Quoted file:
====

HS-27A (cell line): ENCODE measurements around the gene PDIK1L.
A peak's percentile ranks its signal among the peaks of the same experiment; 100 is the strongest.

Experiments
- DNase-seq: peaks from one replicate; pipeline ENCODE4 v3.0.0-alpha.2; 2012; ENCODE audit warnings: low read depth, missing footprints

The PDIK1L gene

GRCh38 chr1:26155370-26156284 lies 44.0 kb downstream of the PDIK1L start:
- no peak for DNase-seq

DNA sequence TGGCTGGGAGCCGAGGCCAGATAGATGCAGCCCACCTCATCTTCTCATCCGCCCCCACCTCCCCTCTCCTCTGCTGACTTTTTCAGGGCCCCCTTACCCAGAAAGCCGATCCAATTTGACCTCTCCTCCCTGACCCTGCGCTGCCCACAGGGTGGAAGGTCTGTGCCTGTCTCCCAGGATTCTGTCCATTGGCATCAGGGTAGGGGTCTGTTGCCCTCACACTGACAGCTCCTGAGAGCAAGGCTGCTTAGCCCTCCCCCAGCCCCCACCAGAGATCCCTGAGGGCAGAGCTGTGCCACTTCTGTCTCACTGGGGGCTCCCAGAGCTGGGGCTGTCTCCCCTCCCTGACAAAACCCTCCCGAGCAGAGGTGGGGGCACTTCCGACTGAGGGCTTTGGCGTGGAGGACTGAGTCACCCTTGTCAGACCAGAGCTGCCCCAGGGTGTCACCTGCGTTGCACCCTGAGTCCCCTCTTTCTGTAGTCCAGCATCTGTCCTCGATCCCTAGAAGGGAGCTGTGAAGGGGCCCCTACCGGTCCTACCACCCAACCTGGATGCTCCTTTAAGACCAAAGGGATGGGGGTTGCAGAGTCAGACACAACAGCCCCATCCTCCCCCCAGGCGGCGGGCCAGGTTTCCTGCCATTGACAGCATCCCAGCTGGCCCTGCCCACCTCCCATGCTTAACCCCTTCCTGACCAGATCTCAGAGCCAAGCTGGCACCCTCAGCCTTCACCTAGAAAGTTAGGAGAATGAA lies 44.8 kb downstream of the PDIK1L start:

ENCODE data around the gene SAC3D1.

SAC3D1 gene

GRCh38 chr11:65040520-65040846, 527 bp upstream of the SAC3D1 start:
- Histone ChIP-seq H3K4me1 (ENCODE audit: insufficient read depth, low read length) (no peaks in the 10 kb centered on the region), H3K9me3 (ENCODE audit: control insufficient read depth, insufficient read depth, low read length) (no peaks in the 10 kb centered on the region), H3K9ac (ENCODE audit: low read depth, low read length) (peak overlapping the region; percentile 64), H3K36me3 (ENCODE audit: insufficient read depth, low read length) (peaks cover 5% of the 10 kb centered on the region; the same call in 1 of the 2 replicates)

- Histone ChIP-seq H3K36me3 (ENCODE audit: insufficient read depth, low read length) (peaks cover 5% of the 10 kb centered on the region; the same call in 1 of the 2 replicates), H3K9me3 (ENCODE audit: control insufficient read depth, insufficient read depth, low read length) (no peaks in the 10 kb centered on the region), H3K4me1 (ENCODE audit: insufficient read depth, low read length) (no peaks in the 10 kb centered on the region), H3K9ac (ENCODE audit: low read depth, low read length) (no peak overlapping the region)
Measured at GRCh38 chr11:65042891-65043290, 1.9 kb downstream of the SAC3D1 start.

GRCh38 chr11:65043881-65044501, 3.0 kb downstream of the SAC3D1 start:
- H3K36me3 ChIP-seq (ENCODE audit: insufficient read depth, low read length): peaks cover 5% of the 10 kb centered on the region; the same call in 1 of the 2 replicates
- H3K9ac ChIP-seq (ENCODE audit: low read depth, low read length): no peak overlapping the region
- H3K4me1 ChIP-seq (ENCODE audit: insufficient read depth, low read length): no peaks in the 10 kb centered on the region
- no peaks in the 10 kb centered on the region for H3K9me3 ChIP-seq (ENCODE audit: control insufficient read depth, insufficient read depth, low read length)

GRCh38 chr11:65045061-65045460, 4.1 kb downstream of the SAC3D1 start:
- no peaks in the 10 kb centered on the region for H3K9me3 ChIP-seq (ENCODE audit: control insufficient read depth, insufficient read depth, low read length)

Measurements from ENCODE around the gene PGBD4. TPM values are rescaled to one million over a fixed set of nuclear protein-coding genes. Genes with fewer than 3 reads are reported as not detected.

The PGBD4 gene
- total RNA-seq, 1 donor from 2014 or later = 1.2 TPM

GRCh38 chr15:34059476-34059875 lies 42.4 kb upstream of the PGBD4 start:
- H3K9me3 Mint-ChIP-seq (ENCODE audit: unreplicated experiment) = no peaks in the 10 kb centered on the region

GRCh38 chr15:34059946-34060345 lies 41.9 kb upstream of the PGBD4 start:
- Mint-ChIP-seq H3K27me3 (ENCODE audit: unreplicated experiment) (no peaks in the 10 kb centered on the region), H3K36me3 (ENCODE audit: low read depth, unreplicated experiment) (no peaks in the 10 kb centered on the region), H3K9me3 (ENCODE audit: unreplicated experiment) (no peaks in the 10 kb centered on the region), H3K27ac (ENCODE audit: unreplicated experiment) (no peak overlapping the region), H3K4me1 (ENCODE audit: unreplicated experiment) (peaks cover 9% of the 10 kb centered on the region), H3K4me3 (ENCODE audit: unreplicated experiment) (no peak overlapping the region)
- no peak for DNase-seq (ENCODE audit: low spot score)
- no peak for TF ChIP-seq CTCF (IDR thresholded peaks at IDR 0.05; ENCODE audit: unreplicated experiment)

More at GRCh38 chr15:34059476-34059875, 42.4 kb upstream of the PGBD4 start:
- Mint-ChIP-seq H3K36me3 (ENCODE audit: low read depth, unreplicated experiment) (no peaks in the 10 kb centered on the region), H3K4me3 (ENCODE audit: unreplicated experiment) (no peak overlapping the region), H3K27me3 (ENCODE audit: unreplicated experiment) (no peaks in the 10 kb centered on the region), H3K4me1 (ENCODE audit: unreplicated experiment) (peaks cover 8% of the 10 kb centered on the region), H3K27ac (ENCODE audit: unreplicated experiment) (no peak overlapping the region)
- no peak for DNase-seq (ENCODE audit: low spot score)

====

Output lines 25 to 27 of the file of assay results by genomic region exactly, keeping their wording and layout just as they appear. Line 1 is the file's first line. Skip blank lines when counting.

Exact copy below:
GRCh38 chr15:34059476-34059875 lies 42.4 kb upstream of the PGBD4 start:
- H3K9me3 Mint-ChIP-seq (ENCODE audit: unreplicated experiment) = no peaks in the 10 kb centered on the region

GRCh38 chr15:34059946-34060345 lies 41.9 kb upstream of the PGBD4 start: